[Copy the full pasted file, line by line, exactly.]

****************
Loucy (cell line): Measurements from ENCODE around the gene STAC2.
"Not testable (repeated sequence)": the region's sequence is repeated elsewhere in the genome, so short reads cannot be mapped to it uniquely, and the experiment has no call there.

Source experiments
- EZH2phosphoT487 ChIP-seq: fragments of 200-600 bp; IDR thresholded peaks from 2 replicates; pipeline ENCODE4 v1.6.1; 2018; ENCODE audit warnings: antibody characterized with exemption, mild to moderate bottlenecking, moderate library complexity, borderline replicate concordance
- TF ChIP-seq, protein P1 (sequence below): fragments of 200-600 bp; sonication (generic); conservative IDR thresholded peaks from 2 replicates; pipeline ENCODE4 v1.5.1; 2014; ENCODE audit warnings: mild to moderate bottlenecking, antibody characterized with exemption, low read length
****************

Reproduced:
Loucy (cell line): Measurements from ENCODE around the gene STAC2.
"Not testable (repeated sequence)": the region's sequence is repeated elsewhere in the genome, so short reads cannot be mapped to it uniquely, and the experiment has no call there.

Source experiments
- EZH2phosphoT487 ChIP-seq: fragments of 200-600 bp; IDR thresholded peaks from 2 replicates; pipeline ENCODE4 v1.6.1; 2018; ENCODE audit warnings: antibody characterized with exemption, mild to moderate bottlenecking, moderate library complexity, borderline replicate concordance
- TF ChIP-seq, protein P1 (sequence below): fragments of 200-600 bp; sonication (generic); conservative IDR thresholded peaks from 2 replicates; pipeline ENCODE4 v1.5.1; 2014; ENCODE audit warnings: mild to moderate bottlenecking, antibody characterized with exemption, low read length